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Discover our Dairy Industry

In Stratford’s early settling days our dairy industry was practiced on a small and primitive scale. The district’s first farmers kept only a handful of cows, exchanging their butter for goods from the general store.

As herd size increased, dairy companies were formed to produce butter, with an eye to a growing export market. As production grew, the community factories closed and production of butter was centralised.

The first co-operative factory system was established at Cardiff, near Stratford, in 1888, where farmers set up their own butter packing company. Butter was still made on the farm, but at the factory salt was added and the product prepared for marketing. Similar factories were set up in other areas, but most had a short lifespan.

The alternative to co-operatives was proprietary companies. This move was spearheaded by Chew Chong, who opened the Jubilee Factory in Eltham. Other companies followed and factories sprang up all around the district. Dairy herds numbered about 20, and occasionally up to 40 cows, as farmers expanded to cash in on rapid industry growth.

As time passed, smaller factories amalgamated or closed as companies were bought out and merged into bigger ones. By 1991 there was only one company in Taranaki, Kiwi Dairies (now Fonterra). All milk is now tankered to the Whareroa Dairy Factory near Hawera.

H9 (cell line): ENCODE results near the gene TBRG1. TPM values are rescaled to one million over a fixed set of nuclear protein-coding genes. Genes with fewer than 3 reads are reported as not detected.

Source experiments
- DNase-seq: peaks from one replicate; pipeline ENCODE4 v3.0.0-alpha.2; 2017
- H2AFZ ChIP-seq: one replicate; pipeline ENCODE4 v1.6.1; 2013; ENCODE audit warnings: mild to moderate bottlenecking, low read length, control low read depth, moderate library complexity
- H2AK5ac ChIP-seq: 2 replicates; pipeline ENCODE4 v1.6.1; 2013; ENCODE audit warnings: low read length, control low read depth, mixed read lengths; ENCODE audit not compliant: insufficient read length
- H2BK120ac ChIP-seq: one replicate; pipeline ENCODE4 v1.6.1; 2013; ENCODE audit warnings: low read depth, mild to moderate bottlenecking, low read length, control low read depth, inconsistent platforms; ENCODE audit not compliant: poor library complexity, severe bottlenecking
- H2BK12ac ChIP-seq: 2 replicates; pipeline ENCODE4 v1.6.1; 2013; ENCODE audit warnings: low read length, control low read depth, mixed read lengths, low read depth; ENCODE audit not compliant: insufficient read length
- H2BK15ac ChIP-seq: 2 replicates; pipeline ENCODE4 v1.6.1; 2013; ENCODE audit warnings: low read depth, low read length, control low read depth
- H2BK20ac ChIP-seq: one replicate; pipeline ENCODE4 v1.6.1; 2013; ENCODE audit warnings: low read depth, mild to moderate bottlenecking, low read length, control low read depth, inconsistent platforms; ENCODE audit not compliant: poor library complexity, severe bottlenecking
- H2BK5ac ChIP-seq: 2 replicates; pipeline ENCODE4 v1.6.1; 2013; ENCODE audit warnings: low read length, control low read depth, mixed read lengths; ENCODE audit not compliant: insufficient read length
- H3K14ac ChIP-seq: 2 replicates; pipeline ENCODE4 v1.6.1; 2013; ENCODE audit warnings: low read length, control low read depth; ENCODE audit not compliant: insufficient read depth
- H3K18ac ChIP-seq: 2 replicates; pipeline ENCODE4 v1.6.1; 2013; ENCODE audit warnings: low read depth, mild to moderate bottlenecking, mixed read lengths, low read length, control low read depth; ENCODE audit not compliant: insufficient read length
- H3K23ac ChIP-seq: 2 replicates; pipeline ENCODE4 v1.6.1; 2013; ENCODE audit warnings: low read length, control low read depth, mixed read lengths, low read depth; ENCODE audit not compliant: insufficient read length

Our Stories & Attractions

Country Lifestyle
Chew Chong

Humble Beginnings

New Zealand’s produces a wide range of dairy products.  From humble beginnings learn about how New Zealand’s largest industry was established in the heartlands of Taranaki and change our region forever.

Dairy Industry

The Co-Operatives

By 1920, there were 600 dairy processing factories. By the late 1990s, there were four co-operatives: the larger two were Waikato-based New Zealand Dairy Group, the Taranaki-based Kiwi Co-operative Dairies.


Dairy for Life

Fonterra Co-operative Group Limited is a New Zealand multinational dairy co-operative owned by around 10,500 New Zealand farmers. The company is responsible for approximately 30% of the world’s dairy exports.

Dairy NZ

Our Farmers

Making a living off the land is a hard but rewarding job so discover our local farmers and their personal stories.  More and more people are venturing out of the cities and reconnecting with the outdoors and our farmers.